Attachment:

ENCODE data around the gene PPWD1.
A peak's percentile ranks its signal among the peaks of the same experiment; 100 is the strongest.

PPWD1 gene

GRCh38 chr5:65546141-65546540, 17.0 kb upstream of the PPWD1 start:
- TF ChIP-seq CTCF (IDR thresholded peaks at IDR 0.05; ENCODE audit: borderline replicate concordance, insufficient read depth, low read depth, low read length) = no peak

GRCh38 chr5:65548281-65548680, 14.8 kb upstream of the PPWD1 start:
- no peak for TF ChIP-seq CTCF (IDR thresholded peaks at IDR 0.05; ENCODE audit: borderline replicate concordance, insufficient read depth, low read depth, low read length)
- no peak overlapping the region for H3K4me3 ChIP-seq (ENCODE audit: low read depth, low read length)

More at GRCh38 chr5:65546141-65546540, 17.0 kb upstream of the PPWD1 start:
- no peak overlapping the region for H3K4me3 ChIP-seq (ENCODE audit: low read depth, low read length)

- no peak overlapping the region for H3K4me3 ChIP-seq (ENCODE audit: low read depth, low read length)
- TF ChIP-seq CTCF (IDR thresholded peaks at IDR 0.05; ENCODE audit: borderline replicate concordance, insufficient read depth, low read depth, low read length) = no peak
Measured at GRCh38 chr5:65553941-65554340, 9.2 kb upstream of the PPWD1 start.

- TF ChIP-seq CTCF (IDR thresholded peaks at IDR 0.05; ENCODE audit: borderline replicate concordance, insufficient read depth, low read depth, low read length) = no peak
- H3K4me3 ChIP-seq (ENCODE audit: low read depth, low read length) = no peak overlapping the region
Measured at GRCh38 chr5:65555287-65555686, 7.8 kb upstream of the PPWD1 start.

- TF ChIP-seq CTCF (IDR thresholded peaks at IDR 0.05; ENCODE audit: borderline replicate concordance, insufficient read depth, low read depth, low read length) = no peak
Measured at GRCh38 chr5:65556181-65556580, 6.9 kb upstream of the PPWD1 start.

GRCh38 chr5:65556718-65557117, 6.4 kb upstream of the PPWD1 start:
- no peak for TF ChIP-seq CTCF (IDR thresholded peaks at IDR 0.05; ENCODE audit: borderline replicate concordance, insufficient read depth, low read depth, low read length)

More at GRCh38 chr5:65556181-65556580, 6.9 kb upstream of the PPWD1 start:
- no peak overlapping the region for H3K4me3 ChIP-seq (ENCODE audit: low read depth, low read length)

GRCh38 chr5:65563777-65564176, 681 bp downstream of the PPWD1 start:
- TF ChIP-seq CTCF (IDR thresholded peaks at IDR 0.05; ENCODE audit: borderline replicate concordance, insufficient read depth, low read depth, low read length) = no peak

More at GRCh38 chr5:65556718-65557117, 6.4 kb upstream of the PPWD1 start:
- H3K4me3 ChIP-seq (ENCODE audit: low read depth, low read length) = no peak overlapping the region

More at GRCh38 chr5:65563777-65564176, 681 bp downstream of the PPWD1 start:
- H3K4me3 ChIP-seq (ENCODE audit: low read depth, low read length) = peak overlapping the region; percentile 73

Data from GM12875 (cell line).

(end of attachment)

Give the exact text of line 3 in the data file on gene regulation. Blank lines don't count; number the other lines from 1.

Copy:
PPWD1 gene